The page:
If you’re one of those people who love to hike but aren’t so enamored of camping, this may be the trek for you. It’s also the perfect alternative for couples who disagree over the degree of romance attached to sleeping in a tent.
Trekking to Machu Picchu is a great way to get the most out of your visit to the archaeological site. There’s something about making the pilgrimage on foot that really puts you in the right frame of mind to appreciate it.
Fortunately, there is an alternative. Along the Salkantay route, a popular alternative to the Inca Trail, are dotted several luxurious mountain lodges, allowing you to sleep in comfort at the end of each day. To really ease the soreness of your muscles, you can even relax in a Jacuzzi and get a massage.
It has to be said that food on the normal treks in Cusco is outstanding. Somehow with just a couple of burners and a tank of gas, trekking cooks can even make birthday cakes when the occasion calls for it. Sitting down in comfort to dine on a scrumptious organic meal at one of the lodges is even more of a treat, however.
You’ll pass through meadows and pastureland, occasionally dotted by small lone houses, as you make your way downward. (After the highest pass, the trail is mostly a descent but, it must be said, in the Andes that typically means you will have to go up at some places only to go back down again.) As you pass through the mountains, you may catch a glimpse of condors.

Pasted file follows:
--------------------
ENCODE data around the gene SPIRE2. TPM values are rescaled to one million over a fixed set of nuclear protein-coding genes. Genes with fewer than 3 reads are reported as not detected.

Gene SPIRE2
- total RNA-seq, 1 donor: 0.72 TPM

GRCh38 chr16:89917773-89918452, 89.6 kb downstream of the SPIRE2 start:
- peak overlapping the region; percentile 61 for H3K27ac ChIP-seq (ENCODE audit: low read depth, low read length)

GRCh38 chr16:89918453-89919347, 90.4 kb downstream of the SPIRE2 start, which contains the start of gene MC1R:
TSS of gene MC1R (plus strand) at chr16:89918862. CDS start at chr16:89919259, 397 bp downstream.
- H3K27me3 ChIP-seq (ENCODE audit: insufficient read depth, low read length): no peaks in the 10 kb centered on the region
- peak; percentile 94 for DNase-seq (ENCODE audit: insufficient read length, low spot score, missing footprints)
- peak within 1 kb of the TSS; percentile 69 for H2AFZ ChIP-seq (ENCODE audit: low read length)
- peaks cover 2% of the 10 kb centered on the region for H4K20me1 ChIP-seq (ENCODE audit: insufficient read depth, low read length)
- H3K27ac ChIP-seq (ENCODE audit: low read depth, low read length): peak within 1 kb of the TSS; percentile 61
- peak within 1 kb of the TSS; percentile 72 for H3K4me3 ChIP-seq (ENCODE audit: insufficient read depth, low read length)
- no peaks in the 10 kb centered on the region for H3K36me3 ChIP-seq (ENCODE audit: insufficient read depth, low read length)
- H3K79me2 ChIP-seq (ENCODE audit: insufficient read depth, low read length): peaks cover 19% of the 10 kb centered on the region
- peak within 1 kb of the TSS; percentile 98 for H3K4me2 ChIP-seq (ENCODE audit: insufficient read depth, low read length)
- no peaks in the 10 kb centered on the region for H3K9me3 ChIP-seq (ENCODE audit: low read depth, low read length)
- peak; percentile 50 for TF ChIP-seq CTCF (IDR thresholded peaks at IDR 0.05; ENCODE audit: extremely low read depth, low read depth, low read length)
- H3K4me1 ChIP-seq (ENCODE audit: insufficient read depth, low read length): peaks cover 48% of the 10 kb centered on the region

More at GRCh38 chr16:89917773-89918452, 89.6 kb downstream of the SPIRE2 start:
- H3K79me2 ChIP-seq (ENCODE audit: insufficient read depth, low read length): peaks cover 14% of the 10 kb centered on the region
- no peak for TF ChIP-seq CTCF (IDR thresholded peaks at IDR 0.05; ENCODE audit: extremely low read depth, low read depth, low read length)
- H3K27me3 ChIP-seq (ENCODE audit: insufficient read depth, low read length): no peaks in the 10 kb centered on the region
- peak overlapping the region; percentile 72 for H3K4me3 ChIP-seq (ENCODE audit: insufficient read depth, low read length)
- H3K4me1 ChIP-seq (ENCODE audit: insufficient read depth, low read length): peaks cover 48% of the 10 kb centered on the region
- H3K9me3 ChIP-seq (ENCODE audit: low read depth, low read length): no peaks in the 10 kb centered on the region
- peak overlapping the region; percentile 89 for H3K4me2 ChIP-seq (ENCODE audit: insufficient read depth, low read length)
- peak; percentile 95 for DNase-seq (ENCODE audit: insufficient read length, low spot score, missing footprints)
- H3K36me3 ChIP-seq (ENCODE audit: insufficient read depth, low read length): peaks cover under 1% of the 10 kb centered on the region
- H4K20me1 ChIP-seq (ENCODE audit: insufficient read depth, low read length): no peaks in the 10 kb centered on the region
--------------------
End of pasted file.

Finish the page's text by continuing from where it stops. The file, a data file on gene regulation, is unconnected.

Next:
Continuing your descent, you will arrive at the cloud jungle surrounding Machu Picchu. It’s amazing to think that just a couple of days earlier you were looking at snowy Salkantay and are now walking amidst orchids, bananas and coffee plants with hummingbirds to guide you.
The trek ends at the town of Aguas Calientes, the frontier feeling community just below the archaeological site of Machu Picchu. You’ll spend at least one night here so you can visit the citadel first thing in the morning.
To finish off in style, though, you may want to make it two nights and stay at Inkaterra’s Machu Picchu Pueblo Hotel, a lush jungle escape. Having a second night will allow you to take advantage of your own private hot tub and reward yourself with a relaxing massage following your day of tramping around Machu Picchu.
Originally from the US, Maureen Santucci now calls the ancient Peruvian capital of Cusco home, where she has lived and worked for more than 4 years. She wrote this article on behalf of Aracari Travel Peru, a provider of special interest and cultural Peru tours.